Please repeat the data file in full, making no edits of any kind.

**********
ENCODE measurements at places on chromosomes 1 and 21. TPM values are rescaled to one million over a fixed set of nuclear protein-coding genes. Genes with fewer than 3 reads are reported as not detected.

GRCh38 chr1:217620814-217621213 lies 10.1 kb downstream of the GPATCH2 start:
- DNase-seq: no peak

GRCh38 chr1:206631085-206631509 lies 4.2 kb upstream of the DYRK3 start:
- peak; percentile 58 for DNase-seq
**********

ENCODE measurements at places on chromosomes 1 and 21. TPM values are rescaled to one million over a fixed set of nuclear protein-coding genes. Genes with fewer than 3 reads are reported as not detected.

GRCh38 chr1:217620814-217621213 lies 10.1 kb downstream of the GPATCH2 start:
- DNase-seq: no peak

GRCh38 chr1:206631085-206631509 lies 4.2 kb upstream of the DYRK3 start:
- peak; percentile 58 for DNase-seq